Johannes Brahms disliked insincere flattery. But he sometimes went to great lengths to get an honest opinion of his composing and his playing.
In his autobiography, composer Karl Goldmark mentions receiving an invitation to a house where two new Brahms compositions were to be performed for the first time–a piano trio and a string quintet. After the performances just about everyone came forward to compliment Brahms. Knowing that Brahms tended to brush aside polite flattery, Gold/mark held back.
The next morning Brahms invited him to walk with him to visit some friends. As they walked along a mountain ridge at the edge of the woods, Golkmark realized that Brahms had invited him on the walk in hopes of getting a sincere evaluation of the pieces.
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They came to a friend’s house and found all the doors open in the morning sunshine. No one was in sight. Goldmark and Brahms walked into the music room. On the piano they found volume one of Carl Czerny’s technical studies–The School of Velocity–the bane of many a struggling student.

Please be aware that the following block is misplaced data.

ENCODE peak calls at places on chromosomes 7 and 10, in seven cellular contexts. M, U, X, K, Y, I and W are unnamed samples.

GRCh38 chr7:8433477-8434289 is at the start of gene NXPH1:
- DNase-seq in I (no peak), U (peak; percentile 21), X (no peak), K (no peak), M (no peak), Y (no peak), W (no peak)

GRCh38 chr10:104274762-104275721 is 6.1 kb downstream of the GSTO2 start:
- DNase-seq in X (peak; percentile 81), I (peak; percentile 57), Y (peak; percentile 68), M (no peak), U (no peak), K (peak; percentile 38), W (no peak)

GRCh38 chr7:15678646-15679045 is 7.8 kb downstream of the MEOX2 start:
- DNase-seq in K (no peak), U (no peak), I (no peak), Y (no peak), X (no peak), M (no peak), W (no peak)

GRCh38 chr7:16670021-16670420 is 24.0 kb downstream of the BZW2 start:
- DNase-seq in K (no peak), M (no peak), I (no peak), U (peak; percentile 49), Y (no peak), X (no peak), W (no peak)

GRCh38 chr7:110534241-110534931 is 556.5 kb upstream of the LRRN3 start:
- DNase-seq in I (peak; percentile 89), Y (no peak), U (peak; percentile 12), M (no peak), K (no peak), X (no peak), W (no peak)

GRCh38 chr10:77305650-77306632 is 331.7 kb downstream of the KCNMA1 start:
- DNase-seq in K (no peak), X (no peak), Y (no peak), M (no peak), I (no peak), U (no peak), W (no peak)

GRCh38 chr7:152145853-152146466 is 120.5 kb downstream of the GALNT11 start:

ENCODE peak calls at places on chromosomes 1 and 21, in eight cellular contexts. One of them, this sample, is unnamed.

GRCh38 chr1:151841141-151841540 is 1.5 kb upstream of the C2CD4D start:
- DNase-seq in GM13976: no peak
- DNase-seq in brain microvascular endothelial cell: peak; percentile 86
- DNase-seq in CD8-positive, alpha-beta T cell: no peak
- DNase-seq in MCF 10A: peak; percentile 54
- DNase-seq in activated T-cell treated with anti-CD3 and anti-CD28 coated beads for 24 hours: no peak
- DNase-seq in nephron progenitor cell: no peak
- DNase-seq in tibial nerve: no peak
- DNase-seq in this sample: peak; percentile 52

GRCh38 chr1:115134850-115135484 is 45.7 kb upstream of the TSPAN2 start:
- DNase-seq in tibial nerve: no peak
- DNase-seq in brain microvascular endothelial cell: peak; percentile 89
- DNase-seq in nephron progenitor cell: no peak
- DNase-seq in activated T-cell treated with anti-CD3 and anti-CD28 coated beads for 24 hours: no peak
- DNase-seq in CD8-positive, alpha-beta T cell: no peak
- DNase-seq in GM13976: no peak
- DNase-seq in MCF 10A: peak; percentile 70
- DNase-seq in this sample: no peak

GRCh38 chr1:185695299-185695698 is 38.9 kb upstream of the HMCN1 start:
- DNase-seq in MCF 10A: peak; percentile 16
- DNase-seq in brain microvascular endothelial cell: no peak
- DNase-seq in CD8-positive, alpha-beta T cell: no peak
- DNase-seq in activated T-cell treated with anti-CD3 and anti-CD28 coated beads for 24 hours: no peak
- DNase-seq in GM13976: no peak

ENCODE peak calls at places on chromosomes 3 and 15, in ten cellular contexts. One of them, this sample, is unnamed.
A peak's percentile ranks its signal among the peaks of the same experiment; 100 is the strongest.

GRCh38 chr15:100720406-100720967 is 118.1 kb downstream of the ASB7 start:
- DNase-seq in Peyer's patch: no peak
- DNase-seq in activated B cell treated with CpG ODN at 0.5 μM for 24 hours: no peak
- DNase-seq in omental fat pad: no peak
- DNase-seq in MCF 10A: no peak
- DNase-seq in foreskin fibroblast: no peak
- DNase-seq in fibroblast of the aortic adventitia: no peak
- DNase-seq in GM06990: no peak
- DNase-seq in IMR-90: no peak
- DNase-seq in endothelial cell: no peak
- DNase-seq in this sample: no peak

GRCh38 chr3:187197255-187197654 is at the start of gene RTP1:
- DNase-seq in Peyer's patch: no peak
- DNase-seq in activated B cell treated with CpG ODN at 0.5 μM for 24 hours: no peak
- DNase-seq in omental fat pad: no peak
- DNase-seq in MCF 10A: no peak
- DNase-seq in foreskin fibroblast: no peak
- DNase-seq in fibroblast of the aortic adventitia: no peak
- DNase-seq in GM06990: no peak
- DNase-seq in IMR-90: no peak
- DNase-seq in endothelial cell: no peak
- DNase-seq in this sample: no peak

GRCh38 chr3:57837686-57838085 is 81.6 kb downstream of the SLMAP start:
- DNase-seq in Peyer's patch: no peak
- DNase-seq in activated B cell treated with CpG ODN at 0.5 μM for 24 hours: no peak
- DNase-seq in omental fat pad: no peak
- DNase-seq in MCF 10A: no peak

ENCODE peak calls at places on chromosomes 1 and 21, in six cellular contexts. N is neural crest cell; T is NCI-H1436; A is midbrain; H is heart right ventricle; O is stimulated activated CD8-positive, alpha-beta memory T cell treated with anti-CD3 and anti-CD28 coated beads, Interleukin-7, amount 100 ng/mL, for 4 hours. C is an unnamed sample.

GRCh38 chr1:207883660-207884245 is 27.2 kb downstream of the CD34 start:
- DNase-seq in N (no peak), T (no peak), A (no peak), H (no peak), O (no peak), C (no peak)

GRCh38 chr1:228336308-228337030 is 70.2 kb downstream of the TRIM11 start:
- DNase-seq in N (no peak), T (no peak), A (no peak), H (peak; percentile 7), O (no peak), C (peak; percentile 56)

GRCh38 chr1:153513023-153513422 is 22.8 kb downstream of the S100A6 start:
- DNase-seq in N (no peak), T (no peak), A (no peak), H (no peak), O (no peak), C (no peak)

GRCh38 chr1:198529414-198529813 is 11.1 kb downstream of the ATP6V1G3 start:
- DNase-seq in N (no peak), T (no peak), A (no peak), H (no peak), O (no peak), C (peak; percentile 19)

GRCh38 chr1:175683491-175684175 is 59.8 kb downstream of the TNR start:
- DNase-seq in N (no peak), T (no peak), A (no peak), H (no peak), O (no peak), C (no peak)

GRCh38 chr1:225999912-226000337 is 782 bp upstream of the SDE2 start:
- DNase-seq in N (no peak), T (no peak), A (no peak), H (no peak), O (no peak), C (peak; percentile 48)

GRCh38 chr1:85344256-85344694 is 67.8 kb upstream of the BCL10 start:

Brahms sat down and played the first etude in scales. He made a hash of it–striking some notes three times while he tried to figure out where to go next.
A woman’s voice called out from the next room, “Why, Franzi, what are you doing? Play more slowly.”
Brahms played faster, stumbling even worse.
“Franzi,” you are slurring terribly!” came the voice, “Why are you playing F Sharp? It’s F. F! Play more slowly.”
Brahms persisted, playing worse than ever. “This is too much,” the woman said. “You played so well before. You’re just being spiteful.” She came rushing into the room, expecting to find a child pianist and was greeted with a chorus of laughter.
On the way home Brahms was in a particularly good mood, and Goldmark took the opportunity to offer him his second sincere critique of the day, telling him how much he admired the newly written trio and quintet.
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